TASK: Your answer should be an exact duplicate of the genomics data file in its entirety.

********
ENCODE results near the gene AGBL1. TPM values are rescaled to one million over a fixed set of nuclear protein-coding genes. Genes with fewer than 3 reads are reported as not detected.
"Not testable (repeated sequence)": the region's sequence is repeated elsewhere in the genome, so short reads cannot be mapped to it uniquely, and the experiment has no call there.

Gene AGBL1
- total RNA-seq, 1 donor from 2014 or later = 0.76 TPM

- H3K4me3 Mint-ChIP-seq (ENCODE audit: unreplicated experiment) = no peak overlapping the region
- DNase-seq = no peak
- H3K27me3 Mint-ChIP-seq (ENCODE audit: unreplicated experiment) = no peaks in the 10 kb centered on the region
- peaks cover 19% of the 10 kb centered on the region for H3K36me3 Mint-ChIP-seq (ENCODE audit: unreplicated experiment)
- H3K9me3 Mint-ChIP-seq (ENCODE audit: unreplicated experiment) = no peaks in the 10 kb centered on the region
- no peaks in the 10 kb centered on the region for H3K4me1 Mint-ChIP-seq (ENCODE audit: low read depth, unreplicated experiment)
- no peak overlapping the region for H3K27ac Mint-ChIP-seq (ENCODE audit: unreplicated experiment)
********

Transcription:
ENCODE results near the gene AGBL1. TPM values are rescaled to one million over a fixed set of nuclear protein-coding genes. Genes with fewer than 3 reads are reported as not detected.
"Not testable (repeated sequence)": the region's sequence is repeated elsewhere in the genome, so short reads cannot be mapped to it uniquely, and the experiment has no call there.

Gene AGBL1
- total RNA-seq, 1 donor from 2014 or later = 0.76 TPM

- H3K4me3 Mint-ChIP-seq (ENCODE audit: unreplicated experiment) = no peak overlapping the region
- DNase-seq = no peak
- H3K27me3 Mint-ChIP-seq (ENCODE audit: unreplicated experiment) = no peaks in the 10 kb centered on the region
- peaks cover 19% of the 10 kb centered on the region for H3K36me3 Mint-ChIP-seq (ENCODE audit: unreplicated experiment)
- H3K9me3 Mint-ChIP-seq (ENCODE audit: unreplicated experiment) = no peaks in the 10 kb centered on the region
- no peaks in the 10 kb centered on the region for H3K4me1 Mint-ChIP-seq (ENCODE audit: low read depth, unreplicated experiment)
- no peak overlapping the region for H3K27ac Mint-ChIP-seq (ENCODE audit: unreplicated experiment)